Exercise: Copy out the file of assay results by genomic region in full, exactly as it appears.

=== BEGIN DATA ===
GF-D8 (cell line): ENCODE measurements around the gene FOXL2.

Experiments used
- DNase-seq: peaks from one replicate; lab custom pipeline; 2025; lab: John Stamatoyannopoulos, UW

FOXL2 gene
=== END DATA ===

GF-D8 (cell line): ENCODE measurements around the gene FOXL2.

Experiments used
- DNase-seq: peaks from one replicate; lab custom pipeline; 2025; lab: John Stamatoyannopoulos, UW

FOXL2 gene